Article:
I let her have the umbrella as she ran around to the driver’s side. We had come out together in the rain, each with one hand on the handle and we ducked instinctually and ran out low. We were close and I remember thinking it was the first time our fingers had touched in a while.
But I was wet now as she fumbled for her keys in her purse. She said sorry and tried to explain something but the police siren down the road drown her out.
“It’s okay,” I said and was still warm from the bottle of Malbec inside. She fumbled some more and apologized again and I was fine in the rain. I watched the cars go by splashing and my hair was dripping now. The street light reflected the rain clear and transparent and the gutter of the street was filled with everything it was taking away.
“I swear, this is the problem with big purses,” she said.
“It’s alright,” I said.
“I’m ruining a perfectly decent evening,” she said.
I said she wasn’t and not to worry, and I felt the water in my socks now. She was trying to prop the umbrella up on her shoulder so she could look with both hands but the wind took it and she was wet now too.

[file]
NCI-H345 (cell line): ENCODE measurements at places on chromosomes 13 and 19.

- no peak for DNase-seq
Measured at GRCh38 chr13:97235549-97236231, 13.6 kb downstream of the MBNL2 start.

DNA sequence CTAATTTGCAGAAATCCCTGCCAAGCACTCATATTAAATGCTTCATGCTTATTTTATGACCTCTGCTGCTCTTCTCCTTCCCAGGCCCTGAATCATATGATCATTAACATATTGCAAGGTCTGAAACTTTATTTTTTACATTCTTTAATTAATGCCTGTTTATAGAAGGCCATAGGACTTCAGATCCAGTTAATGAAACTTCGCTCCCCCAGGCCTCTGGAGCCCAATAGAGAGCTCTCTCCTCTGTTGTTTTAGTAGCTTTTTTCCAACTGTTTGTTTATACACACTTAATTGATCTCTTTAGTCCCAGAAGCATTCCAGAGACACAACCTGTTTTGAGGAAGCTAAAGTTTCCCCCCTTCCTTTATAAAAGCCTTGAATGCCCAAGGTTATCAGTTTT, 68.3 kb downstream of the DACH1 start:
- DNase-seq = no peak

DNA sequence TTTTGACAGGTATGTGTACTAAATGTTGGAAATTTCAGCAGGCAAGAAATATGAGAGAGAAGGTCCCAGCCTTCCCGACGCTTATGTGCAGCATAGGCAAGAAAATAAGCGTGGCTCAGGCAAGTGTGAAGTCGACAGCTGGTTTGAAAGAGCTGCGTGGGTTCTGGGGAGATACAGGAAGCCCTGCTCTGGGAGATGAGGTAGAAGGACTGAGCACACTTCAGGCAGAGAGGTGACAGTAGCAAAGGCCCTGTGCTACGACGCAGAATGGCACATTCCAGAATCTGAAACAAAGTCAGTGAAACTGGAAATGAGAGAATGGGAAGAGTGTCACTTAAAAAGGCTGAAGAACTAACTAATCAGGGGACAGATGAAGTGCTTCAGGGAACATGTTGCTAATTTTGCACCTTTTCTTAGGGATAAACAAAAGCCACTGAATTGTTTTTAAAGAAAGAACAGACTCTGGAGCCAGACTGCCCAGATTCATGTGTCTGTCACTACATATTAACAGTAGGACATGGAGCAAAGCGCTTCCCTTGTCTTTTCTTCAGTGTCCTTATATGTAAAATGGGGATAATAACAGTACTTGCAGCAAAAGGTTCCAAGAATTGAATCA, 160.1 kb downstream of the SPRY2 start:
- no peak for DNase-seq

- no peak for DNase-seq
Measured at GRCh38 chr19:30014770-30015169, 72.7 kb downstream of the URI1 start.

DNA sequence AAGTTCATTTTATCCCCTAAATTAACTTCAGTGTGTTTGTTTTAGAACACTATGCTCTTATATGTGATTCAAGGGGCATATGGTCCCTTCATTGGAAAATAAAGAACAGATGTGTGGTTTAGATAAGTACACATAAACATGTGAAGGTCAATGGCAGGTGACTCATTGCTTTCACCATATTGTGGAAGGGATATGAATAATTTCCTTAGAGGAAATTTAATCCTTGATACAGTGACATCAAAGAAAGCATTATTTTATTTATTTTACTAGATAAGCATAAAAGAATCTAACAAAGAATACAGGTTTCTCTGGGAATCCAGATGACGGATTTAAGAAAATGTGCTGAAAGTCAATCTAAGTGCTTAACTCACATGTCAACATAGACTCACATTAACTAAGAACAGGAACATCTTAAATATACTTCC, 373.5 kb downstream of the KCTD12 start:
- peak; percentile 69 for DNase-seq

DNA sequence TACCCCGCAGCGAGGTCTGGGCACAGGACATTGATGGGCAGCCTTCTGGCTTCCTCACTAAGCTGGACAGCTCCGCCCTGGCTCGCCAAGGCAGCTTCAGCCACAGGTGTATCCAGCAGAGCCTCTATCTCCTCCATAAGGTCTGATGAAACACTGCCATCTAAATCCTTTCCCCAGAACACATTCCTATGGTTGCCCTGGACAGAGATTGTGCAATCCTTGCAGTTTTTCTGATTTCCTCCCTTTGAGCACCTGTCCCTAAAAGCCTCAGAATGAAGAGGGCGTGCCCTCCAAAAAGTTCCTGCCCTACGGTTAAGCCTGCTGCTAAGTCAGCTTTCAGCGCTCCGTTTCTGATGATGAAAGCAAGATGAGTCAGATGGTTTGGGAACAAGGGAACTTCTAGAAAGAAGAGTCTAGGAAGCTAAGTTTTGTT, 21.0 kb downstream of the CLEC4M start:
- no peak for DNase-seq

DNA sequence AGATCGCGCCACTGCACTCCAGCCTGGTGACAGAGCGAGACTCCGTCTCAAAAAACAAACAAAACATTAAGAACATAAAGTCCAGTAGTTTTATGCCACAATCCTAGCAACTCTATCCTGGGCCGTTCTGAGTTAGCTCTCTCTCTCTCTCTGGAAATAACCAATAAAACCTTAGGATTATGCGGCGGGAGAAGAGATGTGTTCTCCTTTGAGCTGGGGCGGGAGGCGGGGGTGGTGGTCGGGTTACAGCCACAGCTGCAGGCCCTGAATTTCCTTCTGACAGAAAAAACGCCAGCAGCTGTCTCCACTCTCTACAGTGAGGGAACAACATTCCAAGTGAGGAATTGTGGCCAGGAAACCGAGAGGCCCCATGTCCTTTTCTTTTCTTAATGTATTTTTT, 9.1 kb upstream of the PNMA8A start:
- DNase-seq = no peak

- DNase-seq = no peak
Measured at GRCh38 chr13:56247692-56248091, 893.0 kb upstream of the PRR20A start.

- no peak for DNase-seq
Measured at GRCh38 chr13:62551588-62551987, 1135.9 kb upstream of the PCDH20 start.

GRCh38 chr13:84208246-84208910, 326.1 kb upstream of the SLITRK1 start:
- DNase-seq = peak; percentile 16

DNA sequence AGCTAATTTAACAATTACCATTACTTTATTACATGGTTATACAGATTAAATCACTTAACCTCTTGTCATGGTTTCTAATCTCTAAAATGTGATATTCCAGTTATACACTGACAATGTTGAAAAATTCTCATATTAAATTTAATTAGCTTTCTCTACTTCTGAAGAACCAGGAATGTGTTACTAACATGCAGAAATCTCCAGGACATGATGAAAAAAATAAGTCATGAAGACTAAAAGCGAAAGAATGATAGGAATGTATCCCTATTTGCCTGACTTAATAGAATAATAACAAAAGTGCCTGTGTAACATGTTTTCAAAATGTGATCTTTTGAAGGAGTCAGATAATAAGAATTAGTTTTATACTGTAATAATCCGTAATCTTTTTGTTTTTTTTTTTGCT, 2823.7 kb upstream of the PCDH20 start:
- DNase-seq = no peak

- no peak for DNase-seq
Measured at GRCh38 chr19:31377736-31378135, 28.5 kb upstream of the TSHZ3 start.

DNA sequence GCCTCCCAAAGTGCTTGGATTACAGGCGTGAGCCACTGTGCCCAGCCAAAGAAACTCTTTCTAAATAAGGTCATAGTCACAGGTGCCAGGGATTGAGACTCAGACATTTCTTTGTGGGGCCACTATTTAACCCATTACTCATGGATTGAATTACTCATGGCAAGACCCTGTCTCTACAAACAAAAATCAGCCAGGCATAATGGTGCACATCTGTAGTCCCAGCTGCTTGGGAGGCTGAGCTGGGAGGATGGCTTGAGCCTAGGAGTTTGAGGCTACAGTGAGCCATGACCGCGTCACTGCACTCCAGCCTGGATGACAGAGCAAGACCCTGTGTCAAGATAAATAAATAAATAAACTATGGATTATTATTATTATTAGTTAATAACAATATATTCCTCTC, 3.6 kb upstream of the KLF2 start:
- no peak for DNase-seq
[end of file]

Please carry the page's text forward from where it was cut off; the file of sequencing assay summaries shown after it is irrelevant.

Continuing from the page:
“I can take the metro home if it’d be easier,” I said and I was not sure why.
“I can find my fucking keys,” she said. “Just gimmie a minute.”
I went back to watching the cars and the gutter but they seemed less interesting now. I went to grab the umbrella from the street and held it above her head and she looked up at me and then back down to her purse.
“I found them,” she said, unlocked the car and got in. I closed her door and walked back to the passenger side. We were both wet now and she was frustrated and I wondered when rain stopped being something to celebrate.